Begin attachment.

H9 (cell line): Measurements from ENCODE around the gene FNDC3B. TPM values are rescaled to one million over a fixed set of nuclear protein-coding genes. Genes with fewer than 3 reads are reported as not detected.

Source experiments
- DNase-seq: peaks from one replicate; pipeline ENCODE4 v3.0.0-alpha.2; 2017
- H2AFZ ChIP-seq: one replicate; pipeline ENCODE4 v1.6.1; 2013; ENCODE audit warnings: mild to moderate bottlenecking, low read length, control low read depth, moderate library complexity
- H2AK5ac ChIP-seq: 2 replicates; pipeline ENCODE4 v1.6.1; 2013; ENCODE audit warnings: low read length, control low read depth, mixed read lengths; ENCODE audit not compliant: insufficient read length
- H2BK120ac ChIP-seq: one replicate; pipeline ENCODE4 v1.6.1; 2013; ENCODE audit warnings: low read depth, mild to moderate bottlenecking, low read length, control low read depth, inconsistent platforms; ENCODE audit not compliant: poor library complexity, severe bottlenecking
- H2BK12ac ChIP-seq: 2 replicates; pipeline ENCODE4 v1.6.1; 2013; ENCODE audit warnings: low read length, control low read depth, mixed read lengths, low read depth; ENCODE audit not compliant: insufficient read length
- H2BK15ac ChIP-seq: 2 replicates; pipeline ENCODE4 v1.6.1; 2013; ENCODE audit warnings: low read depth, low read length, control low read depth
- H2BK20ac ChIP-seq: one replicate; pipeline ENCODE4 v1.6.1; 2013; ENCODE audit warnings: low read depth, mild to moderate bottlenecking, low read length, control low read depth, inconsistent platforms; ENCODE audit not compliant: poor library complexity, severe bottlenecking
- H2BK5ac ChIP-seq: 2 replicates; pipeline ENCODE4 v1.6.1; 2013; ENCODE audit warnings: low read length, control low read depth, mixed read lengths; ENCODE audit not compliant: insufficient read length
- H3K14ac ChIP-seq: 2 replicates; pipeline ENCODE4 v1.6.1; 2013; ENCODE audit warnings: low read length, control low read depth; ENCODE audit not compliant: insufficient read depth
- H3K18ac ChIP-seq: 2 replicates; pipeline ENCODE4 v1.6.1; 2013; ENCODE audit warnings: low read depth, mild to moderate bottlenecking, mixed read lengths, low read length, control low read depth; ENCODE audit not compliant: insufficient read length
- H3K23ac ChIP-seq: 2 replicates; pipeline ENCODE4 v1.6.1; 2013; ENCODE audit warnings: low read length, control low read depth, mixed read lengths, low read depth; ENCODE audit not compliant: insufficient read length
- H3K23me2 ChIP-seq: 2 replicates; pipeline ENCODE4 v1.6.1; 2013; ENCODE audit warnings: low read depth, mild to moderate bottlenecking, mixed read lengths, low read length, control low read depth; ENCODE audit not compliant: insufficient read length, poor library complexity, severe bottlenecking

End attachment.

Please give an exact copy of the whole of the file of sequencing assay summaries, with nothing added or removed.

H9 (cell line): Measurements from ENCODE around the gene FNDC3B. TPM values are rescaled to one million over a fixed set of nuclear protein-coding genes. Genes with fewer than 3 reads are reported as not detected.

Source experiments
- DNase-seq: peaks from one replicate; pipeline ENCODE4 v3.0.0-alpha.2; 2017
- H2AFZ ChIP-seq: one replicate; pipeline ENCODE4 v1.6.1; 2013; ENCODE audit warnings: mild to moderate bottlenecking, low read length, control low read depth, moderate library complexity
- H2AK5ac ChIP-seq: 2 replicates; pipeline ENCODE4 v1.6.1; 2013; ENCODE audit warnings: low read length, control low read depth, mixed read lengths; ENCODE audit not compliant: insufficient read length
- H2BK120ac ChIP-seq: one replicate; pipeline ENCODE4 v1.6.1; 2013; ENCODE audit warnings: low read depth, mild to moderate bottlenecking, low read length, control low read depth, inconsistent platforms; ENCODE audit not compliant: poor library complexity, severe bottlenecking
- H2BK12ac ChIP-seq: 2 replicates; pipeline ENCODE4 v1.6.1; 2013; ENCODE audit warnings: low read length, control low read depth, mixed read lengths, low read depth; ENCODE audit not compliant: insufficient read length
- H2BK15ac ChIP-seq: 2 replicates; pipeline ENCODE4 v1.6.1; 2013; ENCODE audit warnings: low read depth, low read length, control low read depth
- H2BK20ac ChIP-seq: one replicate; pipeline ENCODE4 v1.6.1; 2013; ENCODE audit warnings: low read depth, mild to moderate bottlenecking, low read length, control low read depth, inconsistent platforms; ENCODE audit not compliant: poor library complexity, severe bottlenecking
- H2BK5ac ChIP-seq: 2 replicates; pipeline ENCODE4 v1.6.1; 2013; ENCODE audit warnings: low read length, control low read depth, mixed read lengths; ENCODE audit not compliant: insufficient read length
- H3K14ac ChIP-seq: 2 replicates; pipeline ENCODE4 v1.6.1; 2013; ENCODE audit warnings: low read length, control low read depth; ENCODE audit not compliant: insufficient read depth
- H3K18ac ChIP-seq: 2 replicates; pipeline ENCODE4 v1.6.1; 2013; ENCODE audit warnings: low read depth, mild to moderate bottlenecking, mixed read lengths, low read length, control low read depth; ENCODE audit not compliant: insufficient read length
- H3K23ac ChIP-seq: 2 replicates; pipeline ENCODE4 v1.6.1; 2013; ENCODE audit warnings: low read length, control low read depth, mixed read lengths, low read depth; ENCODE audit not compliant: insufficient read length
- H3K23me2 ChIP-seq: 2 replicates; pipeline ENCODE4 v1.6.1; 2013; ENCODE audit warnings: low read depth, mild to moderate bottlenecking, mixed read lengths, low read length, control low read depth; ENCODE audit not compliant: insufficient read length, poor library complexity, severe bottlenecking